The pituitary gland is made up of two separate glands: the anterior lobe which is an outgrowth of the pharynx, and the posterior lobe which is an outgrowth of the brain composed of neural (nerve) tissue. The hormones of the anterior pituitary gland include thyrotropin, adrenocorticotropic hormone, the gonadotropic hormones, and growth hormone. The posterior pituitary gland secretes antidiuretic hormone, prolactin, and oxytocin. The thyroid is a butterfly shaped gland which is located at the base of the throat. The thyroid gland secretes thyroxine and calcitonin, and the parathyroids secrete parathyroid hormone. The adrenal glands resemble small caps perched on top of each kidney.
The adrenal medulla secretes epinephrine and norepinephrine while the cortex of the same gland releases aldosterone, corticosterone, cortisol, and cortisone. The gonads consist of ovaries in the female and testes in the male. These glands produce hormones important in the development and functioning of the reproductive organs. The ovaries primarily secrete estrogen and progesterone and the testes testosterone. The adrenal cortex, ovaries, and testes in fact produce at least small amounts of all of the steroid hormones. The Pancreas has two types of cells: exocrine and endocrine cells.
The exocrine cells secrete pancreatic juices which are used in the duodenum as an important part in the digestive system. The endocrine cells are arranged in clusters throughout the Pancreas, these known as Islets of Langerhans. The islets of Langerhans in the pancreas secrete insulin, glucagon, and somatostatin. The kidneys also produce erythropoietin, which produces erythrocytes (red blood cells).
Types of hormones
Hormones differ in how they affect their target cells, and can be classified into three main categories: amine, peptide, and steroid.
Amine hormones – Amine hormones are made from single amino acids. Three major amine hormones (dopamine, norepinephrine, and epinephrine) are known collectively as the catecholamines. The catecholamines are synthesized through enzymatic modification of the amino acid tyrosine. The amine hormones such as the catecho-lamines, melatonin and serotonin are formed by side-chain modifications of either a single tyrosine or tryptophan molecule while the eicosanoid family of hormones are formed from lipids. Amine hormones are soluble and are transported in blood plasma in solution.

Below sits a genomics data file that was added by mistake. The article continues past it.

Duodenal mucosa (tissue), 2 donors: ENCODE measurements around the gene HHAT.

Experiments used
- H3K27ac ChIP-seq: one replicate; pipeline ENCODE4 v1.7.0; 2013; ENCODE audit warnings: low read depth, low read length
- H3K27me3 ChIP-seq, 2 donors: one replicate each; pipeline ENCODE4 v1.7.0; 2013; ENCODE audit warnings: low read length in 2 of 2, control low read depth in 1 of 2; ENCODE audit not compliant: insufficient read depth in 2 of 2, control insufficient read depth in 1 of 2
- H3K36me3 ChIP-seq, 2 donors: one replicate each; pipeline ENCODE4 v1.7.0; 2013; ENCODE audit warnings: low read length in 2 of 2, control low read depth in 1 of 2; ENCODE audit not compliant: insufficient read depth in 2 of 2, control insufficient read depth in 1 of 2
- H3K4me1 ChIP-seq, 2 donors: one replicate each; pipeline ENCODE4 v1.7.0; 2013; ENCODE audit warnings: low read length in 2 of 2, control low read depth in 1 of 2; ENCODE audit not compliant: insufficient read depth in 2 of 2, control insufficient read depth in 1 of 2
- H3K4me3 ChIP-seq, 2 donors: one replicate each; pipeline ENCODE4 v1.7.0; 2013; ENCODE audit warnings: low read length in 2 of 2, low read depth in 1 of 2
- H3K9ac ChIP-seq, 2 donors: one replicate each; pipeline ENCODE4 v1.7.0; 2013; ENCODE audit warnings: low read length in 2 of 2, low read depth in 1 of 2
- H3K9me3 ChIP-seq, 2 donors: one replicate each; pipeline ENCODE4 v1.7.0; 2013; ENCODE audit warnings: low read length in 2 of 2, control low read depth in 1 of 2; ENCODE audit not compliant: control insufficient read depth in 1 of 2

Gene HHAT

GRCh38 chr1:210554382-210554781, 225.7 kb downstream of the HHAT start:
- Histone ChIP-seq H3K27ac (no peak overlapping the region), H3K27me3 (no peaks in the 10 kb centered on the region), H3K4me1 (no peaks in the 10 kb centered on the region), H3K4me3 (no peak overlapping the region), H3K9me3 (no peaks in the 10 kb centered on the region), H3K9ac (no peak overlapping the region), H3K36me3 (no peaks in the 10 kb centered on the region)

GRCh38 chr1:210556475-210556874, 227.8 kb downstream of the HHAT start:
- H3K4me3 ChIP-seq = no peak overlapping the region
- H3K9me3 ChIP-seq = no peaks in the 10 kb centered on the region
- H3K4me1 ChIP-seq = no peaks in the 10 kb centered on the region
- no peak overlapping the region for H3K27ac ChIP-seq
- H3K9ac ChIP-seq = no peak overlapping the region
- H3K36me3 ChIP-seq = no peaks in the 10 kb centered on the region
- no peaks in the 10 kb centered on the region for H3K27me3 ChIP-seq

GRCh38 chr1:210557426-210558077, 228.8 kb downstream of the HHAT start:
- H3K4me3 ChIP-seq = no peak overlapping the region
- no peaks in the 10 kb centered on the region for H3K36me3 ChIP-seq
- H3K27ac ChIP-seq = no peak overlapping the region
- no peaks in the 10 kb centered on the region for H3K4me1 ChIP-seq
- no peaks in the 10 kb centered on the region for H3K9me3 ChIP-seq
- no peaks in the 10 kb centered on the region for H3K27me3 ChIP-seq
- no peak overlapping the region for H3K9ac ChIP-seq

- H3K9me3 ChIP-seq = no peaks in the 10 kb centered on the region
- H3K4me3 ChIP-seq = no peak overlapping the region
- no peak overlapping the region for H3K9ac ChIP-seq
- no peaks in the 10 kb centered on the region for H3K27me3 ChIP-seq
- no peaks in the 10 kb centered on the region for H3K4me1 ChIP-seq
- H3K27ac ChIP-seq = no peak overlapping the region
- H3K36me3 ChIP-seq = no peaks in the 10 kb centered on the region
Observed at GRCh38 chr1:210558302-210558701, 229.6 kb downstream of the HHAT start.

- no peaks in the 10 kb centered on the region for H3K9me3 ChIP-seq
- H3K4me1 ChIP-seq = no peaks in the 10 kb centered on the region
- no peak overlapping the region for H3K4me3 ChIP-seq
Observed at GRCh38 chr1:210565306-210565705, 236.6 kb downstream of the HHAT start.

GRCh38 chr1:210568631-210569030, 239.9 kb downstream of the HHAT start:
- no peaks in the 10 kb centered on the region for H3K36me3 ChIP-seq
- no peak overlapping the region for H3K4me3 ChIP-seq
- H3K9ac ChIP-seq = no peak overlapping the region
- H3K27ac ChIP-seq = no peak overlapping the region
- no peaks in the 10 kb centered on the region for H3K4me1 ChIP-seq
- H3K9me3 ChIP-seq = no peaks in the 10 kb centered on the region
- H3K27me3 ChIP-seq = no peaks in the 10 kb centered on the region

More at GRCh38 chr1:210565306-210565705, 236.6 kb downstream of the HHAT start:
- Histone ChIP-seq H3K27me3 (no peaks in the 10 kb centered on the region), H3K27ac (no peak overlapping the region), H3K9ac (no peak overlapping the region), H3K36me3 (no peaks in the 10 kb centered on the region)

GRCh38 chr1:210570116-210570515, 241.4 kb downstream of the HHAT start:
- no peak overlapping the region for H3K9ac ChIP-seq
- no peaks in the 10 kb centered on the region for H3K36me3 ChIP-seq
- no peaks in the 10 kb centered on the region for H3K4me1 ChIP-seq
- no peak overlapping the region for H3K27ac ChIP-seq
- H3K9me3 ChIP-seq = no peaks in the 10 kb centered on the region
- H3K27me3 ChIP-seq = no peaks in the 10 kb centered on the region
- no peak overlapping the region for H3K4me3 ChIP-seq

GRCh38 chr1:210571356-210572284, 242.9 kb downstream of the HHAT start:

Peptide hormones – Peptide hormones are a class of peptides that are secreted into the blood stream and have endocrine functions in living animals. Peptides are simple, small proteins. Peptide hormones are synthesized in the rough endoplasmic reticulum. Usually, a peptide hormone is first synthesized as part of a larger preprohormone. The first step is cleavage of the signal sequence in the rough ER to form a prohormone. Peptide hormones are hydrophilic hormones (that is they are polar and can dissolve in water). Peptide hormones are water soluble.
Steroid hormones – The steroid hormones are synthesized by chemical modification of cholesterol. Steroid hormones are not water-soluble and therefore must be bound to plasma proteins to be transported to their target tissue. The protein binding complicates the activity of steroid hormones, delaying the time to stimulate a biological response. Examples of steroid hormones are testosterone and cortisol. Sterol hormones such as calcitriol are a homologous system.
Lipid and phospholipid hormones – Lipid and phospholipid hormones are derived from lipids such as linoleic acid and phospholipids such as arachidonic acid. The main class is the eicosanoids. Eicosanoids are a large group of molecules derived from polyunsaturated fatty acids. The principal groups of hormones of this class are prostaglandins, prostacyclins, leukotrienes and thromboxanes.
Functions and health benefits of hormones
Hormones are substances secreted from a tissue (mainly endocrine glands) that exert a biologic response on itself or other cells, and affect almost all aspects of human function. Hormones control growth and development, reproduction, sexual characteristics, blood sugar levels and influence the way the body uses and stores energy. Hormones regulate the digestive system, growth, hunger, thirst, blood glucose and cholesterol levels, fat burning and storage, absorption and excretion, internal clocks such as day and night cycles, menstrual cycles, and sex drive.
Antidiuretic hormone (vasopressin) – Antidiuretic hormone affects blood pressure by stimulating capillary muscles and reduces urine flow by affecting reabsorption of water by kidney tubules. Antidiuretic hormone causes kidneys to retain water and, along with aldosterone, helps control blood pressure